We’ve continued our work investigating the human-computer interaction of authoring an ontology. We had a couple of papers last year looking at some qualitative aspects of ontology authoring through interviews with experienced ontologists. We wanted to follow this up with quantitative work looking at the activities during the addition of axioms when authoring an ontology. I’m pleased to say we’ve just had a long paper accepted for CHI 2015 with the following details:
Markel Vigo, Caroline Jay and Robert Stevens. Constructing Conceptual Knowledge Artefacts Activity Patterns in the Ontology Authoring Process. Proceedings of the ACM SIGCHI Conference on Human Factors in Computing Systems: CHI 2015; 18 Apr 2015-24 Apr 2015; Seoul, Korea.
I reported some early work in this quantitative study. In this latest work we’ve taken the following approach:
- We’ve instrumented a version of Protégé 4.3 (P4) to record every keystroke, mouse click and so on in a time-stamped log file (it’s called Protégé4US – the “Us” is for “user studies”). We divided the events into interaction events (interacting with the ontology and its axioms via the class and property hierarchies and the axiom description window), authoring events (typing an axiom, class declaration, etc.) environment events (invoking the reasoner, getting an explanation, etc.).
- We had experienced ontology authors perform a series of tasks to build an ontology of potatoes. Three tasks of increasing difficulty involving making various defined classes over descriptions of some 15 potato varieties, the creation of which was also part of the tasks.
- Whilst this happened we recorded what was happening on the screen.
- Finally, we recorded eye-tracking data as to where the author’s gaze fell during the ontology authoring.
In capturing eye-tracking data, the screen of Protégé4US is divided up into areas of interest as shown below. This picture shows the main view as an area of interest; other views involve classes, properties and individuals and these have their own areas of interest defined. These AOI are used to determine the dwell time of eye gaze during the tasks.
The patterns of ontology authoring activity we found were:
- An exploration cycle. The asserted class hierarchy is expanded after ontology loading – in over 31% of the time an expansion is followed by an expansion as users appear to familiarise themselves with the structure of the ontology. Eventually, this behaviour appears to become directed as an author chooses a class to edit. In contrast, the expansion of the inferred class hierarchy appears to be more exploratory as the authors check what has happened post reasoning, perhaps answering the question “have I found all the changes?”.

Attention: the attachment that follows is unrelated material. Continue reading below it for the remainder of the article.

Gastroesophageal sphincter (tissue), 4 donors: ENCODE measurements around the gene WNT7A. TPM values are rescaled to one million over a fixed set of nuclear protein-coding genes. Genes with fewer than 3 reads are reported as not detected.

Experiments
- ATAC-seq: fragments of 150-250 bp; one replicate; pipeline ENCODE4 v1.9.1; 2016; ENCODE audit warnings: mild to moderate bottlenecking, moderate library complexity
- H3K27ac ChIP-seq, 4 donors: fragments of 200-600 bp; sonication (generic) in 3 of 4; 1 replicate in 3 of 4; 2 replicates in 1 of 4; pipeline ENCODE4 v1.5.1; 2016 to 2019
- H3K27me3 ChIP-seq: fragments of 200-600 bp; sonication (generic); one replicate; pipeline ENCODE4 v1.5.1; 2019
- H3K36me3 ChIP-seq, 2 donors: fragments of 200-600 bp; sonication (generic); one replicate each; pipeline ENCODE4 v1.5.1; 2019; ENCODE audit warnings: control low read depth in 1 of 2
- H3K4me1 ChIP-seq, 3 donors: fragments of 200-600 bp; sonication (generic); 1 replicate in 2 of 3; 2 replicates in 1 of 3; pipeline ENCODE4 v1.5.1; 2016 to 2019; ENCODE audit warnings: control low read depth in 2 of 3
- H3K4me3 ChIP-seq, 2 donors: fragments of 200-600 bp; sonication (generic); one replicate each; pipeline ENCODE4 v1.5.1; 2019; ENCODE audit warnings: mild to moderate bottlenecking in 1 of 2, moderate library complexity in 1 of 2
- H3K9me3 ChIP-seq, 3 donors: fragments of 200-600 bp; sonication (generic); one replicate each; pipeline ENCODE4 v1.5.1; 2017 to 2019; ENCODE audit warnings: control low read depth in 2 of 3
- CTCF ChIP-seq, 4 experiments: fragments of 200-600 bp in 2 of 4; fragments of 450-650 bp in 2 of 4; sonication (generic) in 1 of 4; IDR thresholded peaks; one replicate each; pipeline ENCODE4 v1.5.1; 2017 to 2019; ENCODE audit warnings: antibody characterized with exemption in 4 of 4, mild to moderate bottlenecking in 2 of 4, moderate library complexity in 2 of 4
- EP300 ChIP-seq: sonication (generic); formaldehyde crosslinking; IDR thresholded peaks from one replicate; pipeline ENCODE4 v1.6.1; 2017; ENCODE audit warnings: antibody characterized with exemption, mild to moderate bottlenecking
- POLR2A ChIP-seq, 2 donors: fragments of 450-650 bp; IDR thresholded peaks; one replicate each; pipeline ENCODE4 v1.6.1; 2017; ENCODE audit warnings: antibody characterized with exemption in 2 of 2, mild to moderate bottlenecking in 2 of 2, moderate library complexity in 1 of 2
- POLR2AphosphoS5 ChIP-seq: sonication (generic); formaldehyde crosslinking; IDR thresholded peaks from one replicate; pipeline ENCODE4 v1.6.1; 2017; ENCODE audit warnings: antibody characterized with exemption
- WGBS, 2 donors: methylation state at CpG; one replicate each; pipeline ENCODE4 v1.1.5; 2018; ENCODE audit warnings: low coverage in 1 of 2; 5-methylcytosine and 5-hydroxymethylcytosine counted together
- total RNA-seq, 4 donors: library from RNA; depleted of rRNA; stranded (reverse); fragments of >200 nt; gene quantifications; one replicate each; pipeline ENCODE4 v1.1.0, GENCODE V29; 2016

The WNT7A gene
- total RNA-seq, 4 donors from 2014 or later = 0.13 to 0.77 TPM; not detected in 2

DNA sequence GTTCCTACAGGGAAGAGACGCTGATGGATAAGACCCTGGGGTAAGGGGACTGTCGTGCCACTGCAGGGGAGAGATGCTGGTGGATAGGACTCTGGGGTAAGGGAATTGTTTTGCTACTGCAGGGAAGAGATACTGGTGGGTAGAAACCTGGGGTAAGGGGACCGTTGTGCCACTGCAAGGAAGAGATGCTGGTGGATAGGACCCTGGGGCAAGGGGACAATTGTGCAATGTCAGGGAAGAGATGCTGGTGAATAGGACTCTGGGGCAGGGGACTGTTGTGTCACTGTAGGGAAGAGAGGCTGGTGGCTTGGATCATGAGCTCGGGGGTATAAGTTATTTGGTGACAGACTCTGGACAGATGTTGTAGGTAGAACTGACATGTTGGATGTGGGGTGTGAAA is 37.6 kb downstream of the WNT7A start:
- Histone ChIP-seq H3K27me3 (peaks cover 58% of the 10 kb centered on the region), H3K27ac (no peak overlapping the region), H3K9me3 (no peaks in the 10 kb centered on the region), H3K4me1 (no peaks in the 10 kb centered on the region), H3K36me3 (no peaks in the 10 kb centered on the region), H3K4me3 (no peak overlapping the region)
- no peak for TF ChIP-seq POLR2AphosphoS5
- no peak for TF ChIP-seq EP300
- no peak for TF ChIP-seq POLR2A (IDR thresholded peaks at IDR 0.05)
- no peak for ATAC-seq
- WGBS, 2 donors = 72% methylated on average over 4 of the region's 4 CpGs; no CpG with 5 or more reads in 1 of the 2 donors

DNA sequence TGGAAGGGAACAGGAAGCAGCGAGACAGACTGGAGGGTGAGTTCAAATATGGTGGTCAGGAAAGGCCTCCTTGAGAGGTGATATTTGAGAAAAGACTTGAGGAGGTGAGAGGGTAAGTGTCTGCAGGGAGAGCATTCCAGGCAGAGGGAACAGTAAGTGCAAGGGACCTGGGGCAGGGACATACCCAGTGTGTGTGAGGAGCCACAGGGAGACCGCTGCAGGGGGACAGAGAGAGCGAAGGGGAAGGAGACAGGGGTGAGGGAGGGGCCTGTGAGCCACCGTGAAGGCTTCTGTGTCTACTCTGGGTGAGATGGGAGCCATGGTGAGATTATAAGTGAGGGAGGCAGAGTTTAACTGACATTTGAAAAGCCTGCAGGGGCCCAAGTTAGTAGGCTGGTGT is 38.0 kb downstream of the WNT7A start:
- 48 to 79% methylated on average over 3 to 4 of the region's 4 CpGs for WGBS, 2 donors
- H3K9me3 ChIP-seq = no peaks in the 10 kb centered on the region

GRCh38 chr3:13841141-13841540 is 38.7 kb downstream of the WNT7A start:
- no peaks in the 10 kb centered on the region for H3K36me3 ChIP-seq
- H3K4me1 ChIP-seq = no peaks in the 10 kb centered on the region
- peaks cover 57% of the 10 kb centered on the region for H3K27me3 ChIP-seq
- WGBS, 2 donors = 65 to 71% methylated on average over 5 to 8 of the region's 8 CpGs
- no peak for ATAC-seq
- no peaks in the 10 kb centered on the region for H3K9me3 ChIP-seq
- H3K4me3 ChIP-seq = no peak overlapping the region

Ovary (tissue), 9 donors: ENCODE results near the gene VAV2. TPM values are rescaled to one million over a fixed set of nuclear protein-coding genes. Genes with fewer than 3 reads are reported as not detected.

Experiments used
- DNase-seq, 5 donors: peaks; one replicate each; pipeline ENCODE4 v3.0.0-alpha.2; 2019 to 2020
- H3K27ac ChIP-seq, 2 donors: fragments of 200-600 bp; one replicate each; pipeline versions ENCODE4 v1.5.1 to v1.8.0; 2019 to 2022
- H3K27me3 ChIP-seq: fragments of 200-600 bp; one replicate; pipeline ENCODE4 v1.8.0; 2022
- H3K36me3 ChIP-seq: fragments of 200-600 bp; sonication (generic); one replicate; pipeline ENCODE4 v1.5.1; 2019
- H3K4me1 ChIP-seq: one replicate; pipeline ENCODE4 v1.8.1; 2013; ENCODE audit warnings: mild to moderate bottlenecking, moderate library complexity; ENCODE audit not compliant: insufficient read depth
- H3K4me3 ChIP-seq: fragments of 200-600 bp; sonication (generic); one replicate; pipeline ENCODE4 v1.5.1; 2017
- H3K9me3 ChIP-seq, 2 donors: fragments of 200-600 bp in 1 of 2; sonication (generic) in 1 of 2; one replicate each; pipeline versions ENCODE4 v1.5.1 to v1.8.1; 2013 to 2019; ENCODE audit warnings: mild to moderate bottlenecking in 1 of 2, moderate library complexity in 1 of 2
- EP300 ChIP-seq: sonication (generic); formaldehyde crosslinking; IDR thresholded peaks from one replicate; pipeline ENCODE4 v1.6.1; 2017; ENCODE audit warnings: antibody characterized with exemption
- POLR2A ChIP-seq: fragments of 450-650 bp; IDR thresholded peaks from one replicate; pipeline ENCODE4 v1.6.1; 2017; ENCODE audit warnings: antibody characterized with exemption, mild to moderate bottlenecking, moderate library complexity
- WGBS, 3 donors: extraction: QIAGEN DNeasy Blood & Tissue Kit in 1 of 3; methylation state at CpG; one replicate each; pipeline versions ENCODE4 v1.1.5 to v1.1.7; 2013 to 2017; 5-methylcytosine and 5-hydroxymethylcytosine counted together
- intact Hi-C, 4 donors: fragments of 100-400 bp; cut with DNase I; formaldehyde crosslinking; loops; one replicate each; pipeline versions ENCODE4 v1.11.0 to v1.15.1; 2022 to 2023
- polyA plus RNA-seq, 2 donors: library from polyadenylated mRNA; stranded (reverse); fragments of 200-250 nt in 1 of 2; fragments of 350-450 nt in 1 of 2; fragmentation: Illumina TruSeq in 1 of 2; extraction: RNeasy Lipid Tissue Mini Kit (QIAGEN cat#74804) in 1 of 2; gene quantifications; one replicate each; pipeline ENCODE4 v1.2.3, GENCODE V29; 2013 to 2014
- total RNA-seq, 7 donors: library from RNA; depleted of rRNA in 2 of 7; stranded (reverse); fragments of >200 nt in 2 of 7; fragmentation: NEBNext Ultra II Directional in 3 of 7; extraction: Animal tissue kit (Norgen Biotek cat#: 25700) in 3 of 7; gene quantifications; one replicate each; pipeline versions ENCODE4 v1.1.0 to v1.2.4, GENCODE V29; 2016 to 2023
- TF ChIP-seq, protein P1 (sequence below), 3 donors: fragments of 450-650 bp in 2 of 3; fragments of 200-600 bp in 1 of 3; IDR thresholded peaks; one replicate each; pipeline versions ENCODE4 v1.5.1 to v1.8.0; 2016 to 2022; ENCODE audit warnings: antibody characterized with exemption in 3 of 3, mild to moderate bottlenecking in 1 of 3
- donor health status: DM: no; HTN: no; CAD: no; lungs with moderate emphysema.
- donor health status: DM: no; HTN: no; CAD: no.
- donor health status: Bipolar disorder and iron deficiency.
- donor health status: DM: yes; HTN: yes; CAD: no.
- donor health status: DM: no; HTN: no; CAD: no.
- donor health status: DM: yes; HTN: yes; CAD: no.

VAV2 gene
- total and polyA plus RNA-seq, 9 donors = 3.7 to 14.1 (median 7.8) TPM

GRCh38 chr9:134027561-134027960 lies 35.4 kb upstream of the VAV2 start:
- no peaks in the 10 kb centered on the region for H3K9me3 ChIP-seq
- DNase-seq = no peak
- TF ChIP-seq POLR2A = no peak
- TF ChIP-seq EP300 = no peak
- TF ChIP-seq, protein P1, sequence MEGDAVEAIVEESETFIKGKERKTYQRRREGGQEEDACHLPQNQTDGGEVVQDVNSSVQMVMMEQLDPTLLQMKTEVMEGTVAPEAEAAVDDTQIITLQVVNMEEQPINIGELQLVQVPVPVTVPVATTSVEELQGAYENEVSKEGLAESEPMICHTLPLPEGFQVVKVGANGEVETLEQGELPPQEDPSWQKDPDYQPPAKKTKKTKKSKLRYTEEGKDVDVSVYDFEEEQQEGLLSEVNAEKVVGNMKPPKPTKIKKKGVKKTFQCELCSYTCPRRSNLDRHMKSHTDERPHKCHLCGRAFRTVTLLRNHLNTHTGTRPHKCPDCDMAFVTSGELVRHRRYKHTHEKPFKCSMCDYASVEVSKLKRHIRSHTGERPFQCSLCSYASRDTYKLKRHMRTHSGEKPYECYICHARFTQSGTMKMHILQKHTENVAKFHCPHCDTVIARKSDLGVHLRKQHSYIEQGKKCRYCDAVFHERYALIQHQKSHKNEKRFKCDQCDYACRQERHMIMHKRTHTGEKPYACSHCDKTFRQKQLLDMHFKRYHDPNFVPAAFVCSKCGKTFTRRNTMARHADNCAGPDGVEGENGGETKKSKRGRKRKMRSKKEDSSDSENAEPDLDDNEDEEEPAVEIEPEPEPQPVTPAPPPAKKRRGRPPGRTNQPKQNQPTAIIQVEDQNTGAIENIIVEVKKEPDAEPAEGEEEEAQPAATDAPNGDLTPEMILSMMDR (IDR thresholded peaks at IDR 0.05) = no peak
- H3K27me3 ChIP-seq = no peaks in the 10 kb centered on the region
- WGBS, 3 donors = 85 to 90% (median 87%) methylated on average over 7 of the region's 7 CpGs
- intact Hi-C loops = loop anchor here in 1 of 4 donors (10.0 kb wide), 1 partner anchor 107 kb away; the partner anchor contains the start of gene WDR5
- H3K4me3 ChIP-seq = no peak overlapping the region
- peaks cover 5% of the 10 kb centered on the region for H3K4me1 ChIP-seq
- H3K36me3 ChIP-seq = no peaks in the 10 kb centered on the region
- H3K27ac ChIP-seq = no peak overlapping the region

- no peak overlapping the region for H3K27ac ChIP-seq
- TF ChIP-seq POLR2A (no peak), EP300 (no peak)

- An editing cycle. Here an entity is selected, followed by selection of another entity 37% of the time or selection of the description area 29% of the time. Once selected, a description will be modified 63% of the time and followed by selection of another entity 59% of the time. This looks like selecting an entity, inspecting its description and then either editing it or moving on to another entity, each decision based on the content of the description.
- A reasoning cycle. Just prior to the reasoner being invoked, the ontology is saved 40% of the time; a defined class is created (17%). After the reasoner is run, 41% of the time participants observe the change on the asserted class hierarchy and then look at a description where the effects of reasoning can be seen. The inferred class hierarchy is inspected post-reasoning 30% of the time, which is again followed by the expansion of the hierarchy 43% of the times.
These activity patterns are shown in the following pictures.
Overall, we can see the following flow of events:
- Initial exploration of the ontology.
- A burst of exploration coupled with editing.
- Reasoning followed by exploration.
An activity pattern is a common sequence of events. The details of our analysis that led to these activity patterns are in the paper, but some of the pretty pictures and the basic analysis steps that gave us these patterns are below.
This is a simple log plot of the number of each type of event recorded across all participants. The top three events – entity selected, description selected and edit entity:start account for 54% of events. Interaction events account for 65% of events, authoring events for 30% and environment events for 5%. There’s a lot of a few events and interaction with P4 accounts for most things.
This picture shows the N-grams of consecutive events. We can see lots of events like expanding the class hierarchy (either asserted or inferred) occurring many times one after the other, indicating people moving down through the hierarchy – the class hierarchy seems to be a centre of interaction – looking for classes to edit and checking for the effects of reasoning.
Those are the events themselves, but what happens after each event. Below there is a plot of transitions from event to event (note the circles around to the same event and the thickness of the lines indicating the likelihood of the event occurring). A matrix of number of transitions from event to event gives a fingerprint for each user. We see that the fingerprints revealed by these transitions from state to state are the same within individuals for each task; that is, each task is operationalised in P4 in the same way.